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Report Lauds “Model” of School Diversity

A school integration plan that takes into account the demographics of a student’s neighborhood rather than the student’s race when making school assignments has been endorsed by University of California researchers as a model for other school districts seeking to maintain diversity.

The elementary schools in the Berkeley (Calif.) Unified School District are well integrated, and the district’s integration plan is constitutionally sound, according to a report released Tuesday by The Warren Institute on Race, Ethnicity and Diversity at UC-Berkeley’s School of Law, and the Civil Rights Project/Proyecto Derechos Civiles at UCLA.

Public school districts around the country have been challenged to meet such goals since a 2007 U.S. Supreme Court 5-4 decision endorsed the importance of creating diverse schools, but limited assignment to public schools based upon a student’s race. The ruling stemmed from challenges to integration plans in Seattle and Louisville, Ky. In Parents Involved in Community Schools v. Seattle School District No. I , and Meredith v. Jefferson County Board of Education, parents sued the respective school districts, arguing their desegregation plans relied too heavily on race to determine school population. 

“Berkeley has had a succession of plans for four decades, showing a continuing commitment to avoiding the resegregation which has been so severe in the country, and particularly intense in California, during recent decades,” Dr. Gary Orfield, UCLA professor of education and co-director of the Civil Rights Project, told Diverse.

“The importance of the Berkeley plan now is that it appears to provide a way communities can continue to integrate their schools voluntarily and still comply with the severe barriers erected by the Supreme Court in the 2007 Seattle and
Louisville cases,” Orfield added.

Researchers examined the racial composition of each elementary school in the Berkeley district, comparing their findings to the district-wide racial makeup of the elementary school student population. The authors determined various ethnic groups to be over- or underrepresented in a school if their makeup deviated by more than 10 percent from the district-wide racial composition.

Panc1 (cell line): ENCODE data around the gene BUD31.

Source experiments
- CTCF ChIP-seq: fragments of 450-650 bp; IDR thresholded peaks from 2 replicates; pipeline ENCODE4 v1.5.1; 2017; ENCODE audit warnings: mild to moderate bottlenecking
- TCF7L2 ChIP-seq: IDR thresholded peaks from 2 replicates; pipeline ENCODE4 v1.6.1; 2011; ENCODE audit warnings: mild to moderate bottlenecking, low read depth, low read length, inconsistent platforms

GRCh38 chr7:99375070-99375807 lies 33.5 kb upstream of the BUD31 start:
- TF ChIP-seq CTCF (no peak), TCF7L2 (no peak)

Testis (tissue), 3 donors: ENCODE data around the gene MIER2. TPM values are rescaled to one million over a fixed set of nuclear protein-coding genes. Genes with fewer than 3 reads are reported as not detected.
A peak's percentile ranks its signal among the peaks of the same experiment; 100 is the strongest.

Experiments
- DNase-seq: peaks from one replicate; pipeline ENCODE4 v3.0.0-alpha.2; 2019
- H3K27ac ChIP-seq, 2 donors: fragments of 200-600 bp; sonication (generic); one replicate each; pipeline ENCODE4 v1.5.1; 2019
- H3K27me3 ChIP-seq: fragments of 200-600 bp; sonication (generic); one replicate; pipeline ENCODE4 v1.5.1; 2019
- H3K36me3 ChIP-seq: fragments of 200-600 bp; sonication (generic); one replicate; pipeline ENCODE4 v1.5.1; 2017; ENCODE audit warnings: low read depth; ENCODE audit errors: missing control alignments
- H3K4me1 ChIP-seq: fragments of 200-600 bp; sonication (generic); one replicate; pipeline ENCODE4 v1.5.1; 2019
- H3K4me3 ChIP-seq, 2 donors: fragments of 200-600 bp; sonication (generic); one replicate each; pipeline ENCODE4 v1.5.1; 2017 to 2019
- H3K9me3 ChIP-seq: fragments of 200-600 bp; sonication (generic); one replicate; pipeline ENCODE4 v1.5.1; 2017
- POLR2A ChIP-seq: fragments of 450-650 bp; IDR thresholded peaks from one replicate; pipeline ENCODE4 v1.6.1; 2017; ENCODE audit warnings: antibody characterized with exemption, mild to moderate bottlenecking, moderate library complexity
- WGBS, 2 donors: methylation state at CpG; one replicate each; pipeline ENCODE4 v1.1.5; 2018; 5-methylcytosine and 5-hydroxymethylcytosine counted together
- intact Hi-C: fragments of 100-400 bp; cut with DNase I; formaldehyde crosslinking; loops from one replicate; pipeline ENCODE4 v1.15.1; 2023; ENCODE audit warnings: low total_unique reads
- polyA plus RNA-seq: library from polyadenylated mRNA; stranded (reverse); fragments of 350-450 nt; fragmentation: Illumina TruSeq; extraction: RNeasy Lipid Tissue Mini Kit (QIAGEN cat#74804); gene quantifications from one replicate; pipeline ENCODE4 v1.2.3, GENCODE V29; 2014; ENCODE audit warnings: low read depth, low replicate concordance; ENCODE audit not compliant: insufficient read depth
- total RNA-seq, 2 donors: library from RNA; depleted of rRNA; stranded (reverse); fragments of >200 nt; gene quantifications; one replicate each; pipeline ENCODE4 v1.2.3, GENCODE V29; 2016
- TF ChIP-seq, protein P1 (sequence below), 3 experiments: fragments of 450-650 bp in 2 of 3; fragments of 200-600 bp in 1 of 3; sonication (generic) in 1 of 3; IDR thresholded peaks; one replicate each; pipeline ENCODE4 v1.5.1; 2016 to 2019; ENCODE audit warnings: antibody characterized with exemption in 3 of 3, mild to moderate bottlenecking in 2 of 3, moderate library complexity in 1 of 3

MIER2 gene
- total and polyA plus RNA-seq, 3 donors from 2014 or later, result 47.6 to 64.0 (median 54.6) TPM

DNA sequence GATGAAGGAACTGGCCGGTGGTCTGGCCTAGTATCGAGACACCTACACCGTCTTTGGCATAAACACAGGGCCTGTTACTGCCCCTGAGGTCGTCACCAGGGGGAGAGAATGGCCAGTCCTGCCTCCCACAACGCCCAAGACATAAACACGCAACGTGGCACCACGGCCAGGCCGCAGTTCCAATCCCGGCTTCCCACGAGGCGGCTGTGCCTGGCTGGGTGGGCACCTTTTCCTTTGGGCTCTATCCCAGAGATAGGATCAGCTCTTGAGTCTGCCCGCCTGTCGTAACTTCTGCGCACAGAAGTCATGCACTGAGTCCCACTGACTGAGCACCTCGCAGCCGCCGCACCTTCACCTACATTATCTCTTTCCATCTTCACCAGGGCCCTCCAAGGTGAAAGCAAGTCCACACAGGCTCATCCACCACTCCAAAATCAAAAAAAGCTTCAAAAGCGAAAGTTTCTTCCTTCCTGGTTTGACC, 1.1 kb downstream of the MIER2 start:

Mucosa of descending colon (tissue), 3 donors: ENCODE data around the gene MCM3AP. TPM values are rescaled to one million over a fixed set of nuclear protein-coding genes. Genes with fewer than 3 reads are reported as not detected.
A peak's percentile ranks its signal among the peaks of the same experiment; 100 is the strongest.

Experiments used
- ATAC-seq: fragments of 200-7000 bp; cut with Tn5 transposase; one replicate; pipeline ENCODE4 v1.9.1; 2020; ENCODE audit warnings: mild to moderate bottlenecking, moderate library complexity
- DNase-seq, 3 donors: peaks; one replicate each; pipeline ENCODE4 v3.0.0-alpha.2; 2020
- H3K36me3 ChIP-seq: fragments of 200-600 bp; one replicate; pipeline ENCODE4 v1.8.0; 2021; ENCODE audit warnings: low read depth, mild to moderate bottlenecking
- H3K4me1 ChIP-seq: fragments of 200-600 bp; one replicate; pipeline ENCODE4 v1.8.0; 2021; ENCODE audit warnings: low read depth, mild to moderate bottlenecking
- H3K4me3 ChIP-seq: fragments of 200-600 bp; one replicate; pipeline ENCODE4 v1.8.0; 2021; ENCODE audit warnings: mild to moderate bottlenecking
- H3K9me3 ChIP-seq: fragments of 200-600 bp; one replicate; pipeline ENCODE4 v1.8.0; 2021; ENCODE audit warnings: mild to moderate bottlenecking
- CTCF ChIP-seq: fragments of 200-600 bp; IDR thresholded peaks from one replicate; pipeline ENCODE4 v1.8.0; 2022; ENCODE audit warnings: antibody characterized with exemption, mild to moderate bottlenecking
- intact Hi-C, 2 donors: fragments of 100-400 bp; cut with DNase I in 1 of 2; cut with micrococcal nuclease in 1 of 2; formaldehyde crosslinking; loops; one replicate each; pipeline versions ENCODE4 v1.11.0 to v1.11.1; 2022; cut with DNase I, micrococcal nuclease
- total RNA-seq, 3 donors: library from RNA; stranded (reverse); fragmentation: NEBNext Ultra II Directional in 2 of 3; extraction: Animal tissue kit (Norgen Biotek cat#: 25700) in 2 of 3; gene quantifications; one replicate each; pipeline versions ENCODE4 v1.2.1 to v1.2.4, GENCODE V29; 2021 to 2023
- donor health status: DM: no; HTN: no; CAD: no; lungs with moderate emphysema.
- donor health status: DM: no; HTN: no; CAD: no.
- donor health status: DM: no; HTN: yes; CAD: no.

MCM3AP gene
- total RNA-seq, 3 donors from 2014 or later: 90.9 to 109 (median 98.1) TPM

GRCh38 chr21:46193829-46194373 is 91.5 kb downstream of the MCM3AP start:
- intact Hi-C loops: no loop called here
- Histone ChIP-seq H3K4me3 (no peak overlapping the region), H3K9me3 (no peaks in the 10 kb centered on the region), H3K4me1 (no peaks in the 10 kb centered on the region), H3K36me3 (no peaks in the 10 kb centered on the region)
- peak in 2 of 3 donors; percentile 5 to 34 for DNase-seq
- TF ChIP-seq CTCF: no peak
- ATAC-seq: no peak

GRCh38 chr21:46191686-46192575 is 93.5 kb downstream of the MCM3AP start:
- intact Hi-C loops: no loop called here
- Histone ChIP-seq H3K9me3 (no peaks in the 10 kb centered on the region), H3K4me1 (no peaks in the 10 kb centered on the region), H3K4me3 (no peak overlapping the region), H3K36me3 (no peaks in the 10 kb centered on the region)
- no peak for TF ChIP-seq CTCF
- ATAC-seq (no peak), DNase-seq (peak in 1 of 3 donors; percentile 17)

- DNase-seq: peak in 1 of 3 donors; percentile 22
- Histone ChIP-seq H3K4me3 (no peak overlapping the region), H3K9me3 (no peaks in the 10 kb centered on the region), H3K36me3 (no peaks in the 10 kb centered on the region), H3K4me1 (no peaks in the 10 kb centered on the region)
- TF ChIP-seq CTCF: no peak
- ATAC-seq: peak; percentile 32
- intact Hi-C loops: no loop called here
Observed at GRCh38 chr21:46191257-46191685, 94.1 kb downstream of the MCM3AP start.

Eight of the city’s 11 elementary schools were found to be well integrated, according to the report, “Integration Defended: Berkeley Unified’s Strategy to Maintain School Diversity.” One school had a slightly higher proportion of Black students, and two with Spanish-language immersion programs had somewhat higher proportions of Latino students.

Researchers lauded the Berkeley school district for achieving substantial integration in a city whose neighborhoods are ethnically and socioeconomically divided. The district’s racial and ethnic population has become increasingly diverse since desegregation efforts began in the 1960s. By 2008, 30.5 percent of the students enrolled in its public schools were White, 25.8 percent African American, 16.6 percent were Latino, 7.1 percent were Asian, and 18.7 percent either in multiple categories, or did not specify ethnicity.

The city is divided into more than 440 micro-neighborhoods, called “planning areas,” with each area assigned a diversity code. The code is based upon the planning area’s average household income, highest level of education achieved by adults, and the percentage of students of color enrolled in elementary school. Parental preference for certain school is considered in the context of the diversity code. 

“Berkeley gets credit for assigning a diversity code to a planning area rather than to an individual student,” said report co-author Erica Frankenberg, research and policy director for the Initiative on School Integration at the UCLA Civil Rights Project. “That distinction is critical, and sets Berkeley’s plan apart from the ones…struck down by the U.S. Supreme Court.”

The district also  “provided transportation, conducted outreach, and tried to equalize schools so that all seem like good choices, and allowed students to be on multiple school waiting lists,” Frankenberg said.

The plan was devised in the late 1990s in response to limitations imposed by Proposition 209, the state law prohibiting the sole use of race, ethnicity or gender in determining public school enrollment. The Berkeley integration plan was upheld earlier this year by the California Supreme Court.

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